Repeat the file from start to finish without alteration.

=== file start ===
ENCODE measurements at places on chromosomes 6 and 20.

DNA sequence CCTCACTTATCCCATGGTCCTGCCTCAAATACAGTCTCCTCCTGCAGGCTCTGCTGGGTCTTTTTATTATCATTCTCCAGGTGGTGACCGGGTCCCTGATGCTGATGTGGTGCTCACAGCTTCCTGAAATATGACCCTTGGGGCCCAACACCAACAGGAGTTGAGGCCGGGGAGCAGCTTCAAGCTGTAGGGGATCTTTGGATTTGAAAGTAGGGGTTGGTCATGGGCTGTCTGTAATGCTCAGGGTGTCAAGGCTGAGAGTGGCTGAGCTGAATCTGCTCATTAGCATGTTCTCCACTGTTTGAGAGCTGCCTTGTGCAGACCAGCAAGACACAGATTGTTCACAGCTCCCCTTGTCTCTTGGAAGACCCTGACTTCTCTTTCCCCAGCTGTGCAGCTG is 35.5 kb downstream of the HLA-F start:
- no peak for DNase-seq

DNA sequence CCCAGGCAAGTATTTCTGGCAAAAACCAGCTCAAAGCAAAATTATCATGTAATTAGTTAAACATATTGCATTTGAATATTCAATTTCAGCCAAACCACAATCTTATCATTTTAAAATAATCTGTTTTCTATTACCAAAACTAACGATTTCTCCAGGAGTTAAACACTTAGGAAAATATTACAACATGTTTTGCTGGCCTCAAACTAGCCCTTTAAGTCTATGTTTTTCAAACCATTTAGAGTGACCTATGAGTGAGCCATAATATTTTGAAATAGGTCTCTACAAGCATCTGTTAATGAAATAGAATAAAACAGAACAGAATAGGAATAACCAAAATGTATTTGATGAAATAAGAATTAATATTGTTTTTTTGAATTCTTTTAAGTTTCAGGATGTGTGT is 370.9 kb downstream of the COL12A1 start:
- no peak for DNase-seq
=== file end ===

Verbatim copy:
ENCODE measurements at places on chromosomes 6 and 20.

DNA sequence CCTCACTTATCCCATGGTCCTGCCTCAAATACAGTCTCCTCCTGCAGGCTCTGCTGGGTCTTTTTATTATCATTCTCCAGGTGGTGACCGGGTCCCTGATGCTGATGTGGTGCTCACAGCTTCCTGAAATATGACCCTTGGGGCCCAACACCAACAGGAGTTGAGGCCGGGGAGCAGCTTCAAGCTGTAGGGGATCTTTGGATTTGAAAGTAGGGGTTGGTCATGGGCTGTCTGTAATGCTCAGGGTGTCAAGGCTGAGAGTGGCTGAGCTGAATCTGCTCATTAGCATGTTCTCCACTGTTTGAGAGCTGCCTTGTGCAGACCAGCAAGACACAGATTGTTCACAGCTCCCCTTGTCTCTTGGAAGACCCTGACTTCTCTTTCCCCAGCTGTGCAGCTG is 35.5 kb downstream of the HLA-F start:
- no peak for DNase-seq

DNA sequence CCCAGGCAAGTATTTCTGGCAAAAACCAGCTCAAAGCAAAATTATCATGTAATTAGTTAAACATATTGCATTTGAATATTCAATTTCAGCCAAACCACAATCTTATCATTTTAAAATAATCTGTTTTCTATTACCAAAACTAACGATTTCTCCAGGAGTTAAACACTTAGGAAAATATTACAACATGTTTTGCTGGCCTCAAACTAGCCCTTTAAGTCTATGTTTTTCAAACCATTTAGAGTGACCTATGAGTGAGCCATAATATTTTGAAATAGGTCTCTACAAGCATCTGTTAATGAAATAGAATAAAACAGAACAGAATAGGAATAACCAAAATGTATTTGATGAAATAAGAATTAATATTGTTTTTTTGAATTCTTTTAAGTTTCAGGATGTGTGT is 370.9 kb downstream of the COL12A1 start:
- no peak for DNase-seq